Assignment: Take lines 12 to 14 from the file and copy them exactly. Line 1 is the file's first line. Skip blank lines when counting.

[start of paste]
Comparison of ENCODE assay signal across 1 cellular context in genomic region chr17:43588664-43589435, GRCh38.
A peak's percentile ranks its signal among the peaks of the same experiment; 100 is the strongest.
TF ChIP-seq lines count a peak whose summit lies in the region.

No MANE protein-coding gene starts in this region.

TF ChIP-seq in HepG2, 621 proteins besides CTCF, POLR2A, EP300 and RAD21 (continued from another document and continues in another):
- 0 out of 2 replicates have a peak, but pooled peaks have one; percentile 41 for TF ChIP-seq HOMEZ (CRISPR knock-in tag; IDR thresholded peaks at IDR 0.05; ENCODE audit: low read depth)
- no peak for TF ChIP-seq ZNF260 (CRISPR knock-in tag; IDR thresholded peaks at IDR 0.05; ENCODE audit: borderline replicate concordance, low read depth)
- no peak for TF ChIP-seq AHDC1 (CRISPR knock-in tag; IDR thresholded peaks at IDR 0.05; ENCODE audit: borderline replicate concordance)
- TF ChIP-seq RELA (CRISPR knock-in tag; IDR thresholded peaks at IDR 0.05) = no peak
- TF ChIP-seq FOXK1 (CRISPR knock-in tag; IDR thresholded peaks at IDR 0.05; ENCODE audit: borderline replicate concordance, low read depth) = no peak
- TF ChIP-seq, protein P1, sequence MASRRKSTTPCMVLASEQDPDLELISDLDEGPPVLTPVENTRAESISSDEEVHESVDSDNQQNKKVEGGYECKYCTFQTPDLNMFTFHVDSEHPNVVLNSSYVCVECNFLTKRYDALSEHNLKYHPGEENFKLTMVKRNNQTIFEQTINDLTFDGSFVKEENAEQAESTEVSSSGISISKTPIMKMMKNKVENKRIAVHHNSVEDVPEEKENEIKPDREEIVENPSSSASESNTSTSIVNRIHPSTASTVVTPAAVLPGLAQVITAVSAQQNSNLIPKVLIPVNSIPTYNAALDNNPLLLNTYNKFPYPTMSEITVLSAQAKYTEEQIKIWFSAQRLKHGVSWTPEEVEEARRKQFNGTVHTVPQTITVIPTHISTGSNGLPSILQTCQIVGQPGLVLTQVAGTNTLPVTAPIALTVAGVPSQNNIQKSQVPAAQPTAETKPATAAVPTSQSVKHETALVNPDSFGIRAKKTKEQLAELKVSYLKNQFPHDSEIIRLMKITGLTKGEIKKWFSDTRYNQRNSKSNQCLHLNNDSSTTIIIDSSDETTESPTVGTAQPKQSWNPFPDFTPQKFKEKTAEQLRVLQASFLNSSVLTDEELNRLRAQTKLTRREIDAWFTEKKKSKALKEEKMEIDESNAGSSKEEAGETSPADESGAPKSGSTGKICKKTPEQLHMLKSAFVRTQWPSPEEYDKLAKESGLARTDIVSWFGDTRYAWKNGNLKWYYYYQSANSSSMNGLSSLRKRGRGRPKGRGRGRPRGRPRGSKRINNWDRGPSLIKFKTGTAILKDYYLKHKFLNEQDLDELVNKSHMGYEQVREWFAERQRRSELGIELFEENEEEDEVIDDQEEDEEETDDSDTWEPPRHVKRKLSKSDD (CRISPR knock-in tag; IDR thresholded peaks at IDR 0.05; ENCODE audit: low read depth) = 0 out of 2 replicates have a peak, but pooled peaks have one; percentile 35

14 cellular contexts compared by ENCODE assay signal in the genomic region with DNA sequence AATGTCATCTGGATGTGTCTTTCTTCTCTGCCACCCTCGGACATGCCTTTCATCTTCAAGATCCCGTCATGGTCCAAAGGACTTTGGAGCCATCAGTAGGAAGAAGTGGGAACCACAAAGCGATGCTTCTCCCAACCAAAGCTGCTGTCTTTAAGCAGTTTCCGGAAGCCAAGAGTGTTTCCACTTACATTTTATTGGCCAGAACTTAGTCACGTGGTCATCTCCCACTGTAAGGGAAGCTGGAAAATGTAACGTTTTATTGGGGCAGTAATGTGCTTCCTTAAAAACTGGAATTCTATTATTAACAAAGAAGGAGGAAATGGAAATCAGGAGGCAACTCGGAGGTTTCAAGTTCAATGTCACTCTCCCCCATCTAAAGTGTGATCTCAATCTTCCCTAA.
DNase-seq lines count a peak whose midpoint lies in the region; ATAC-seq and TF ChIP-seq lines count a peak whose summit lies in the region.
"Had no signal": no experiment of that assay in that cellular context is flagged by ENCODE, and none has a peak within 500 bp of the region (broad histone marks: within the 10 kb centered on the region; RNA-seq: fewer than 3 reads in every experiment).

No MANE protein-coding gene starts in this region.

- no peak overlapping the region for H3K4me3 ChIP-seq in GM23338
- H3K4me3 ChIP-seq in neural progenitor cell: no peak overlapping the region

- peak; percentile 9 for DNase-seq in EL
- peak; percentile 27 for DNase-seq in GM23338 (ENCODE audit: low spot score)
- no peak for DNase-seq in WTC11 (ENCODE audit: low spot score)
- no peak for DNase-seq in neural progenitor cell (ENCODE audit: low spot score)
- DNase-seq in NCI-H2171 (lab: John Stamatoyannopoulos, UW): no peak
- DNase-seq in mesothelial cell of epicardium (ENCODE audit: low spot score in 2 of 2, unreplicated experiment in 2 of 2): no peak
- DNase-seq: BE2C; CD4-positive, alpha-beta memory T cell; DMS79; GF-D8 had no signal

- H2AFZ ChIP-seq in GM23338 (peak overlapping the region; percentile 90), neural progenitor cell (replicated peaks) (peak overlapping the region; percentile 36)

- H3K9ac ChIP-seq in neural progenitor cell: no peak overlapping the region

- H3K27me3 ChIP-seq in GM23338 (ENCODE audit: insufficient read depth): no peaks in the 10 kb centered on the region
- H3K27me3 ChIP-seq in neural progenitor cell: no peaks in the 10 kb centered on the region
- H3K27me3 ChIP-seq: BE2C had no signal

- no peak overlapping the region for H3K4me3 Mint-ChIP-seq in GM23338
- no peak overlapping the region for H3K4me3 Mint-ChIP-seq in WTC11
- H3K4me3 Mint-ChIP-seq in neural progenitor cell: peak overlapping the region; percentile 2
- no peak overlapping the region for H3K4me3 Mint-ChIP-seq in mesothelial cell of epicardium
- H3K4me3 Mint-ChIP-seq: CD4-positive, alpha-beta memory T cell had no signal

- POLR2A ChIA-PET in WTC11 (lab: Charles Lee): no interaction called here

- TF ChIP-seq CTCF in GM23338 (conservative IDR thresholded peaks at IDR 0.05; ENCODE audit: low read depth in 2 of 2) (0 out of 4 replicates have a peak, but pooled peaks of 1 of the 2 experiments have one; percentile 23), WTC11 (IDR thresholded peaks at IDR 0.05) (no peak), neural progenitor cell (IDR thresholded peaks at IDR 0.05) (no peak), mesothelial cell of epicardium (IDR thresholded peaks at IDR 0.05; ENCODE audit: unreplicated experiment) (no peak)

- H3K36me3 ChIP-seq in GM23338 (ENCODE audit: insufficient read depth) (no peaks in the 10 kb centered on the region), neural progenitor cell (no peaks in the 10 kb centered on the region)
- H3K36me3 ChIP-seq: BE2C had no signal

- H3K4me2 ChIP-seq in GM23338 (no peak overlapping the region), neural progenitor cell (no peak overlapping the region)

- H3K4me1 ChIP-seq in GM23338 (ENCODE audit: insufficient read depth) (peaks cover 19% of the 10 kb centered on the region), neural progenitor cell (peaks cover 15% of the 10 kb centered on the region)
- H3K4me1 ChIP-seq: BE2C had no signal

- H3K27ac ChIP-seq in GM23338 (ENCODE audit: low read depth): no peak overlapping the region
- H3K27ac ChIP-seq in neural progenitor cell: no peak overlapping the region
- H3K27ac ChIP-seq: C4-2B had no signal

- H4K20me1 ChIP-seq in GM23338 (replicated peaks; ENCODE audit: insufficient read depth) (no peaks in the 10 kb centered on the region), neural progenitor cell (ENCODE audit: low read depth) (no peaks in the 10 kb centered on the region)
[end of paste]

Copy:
14 cellular contexts compared by ENCODE assay signal in the genomic region with DNA sequence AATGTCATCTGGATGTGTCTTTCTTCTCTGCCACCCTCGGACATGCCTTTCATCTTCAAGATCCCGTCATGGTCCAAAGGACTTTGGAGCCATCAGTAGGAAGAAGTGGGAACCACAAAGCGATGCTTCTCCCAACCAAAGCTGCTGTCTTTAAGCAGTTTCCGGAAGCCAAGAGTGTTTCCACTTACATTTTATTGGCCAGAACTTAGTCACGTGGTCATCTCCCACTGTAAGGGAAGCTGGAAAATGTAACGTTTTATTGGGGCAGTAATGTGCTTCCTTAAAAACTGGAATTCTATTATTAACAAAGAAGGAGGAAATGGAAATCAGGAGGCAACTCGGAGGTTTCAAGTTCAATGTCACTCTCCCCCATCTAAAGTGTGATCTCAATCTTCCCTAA.
DNase-seq lines count a peak whose midpoint lies in the region; ATAC-seq and TF ChIP-seq lines count a peak whose summit lies in the region.
"Had no signal": no experiment of that assay in that cellular context is flagged by ENCODE, and none has a peak within 500 bp of the region (broad histone marks: within the 10 kb centered on the region; RNA-seq: fewer than 3 reads in every experiment).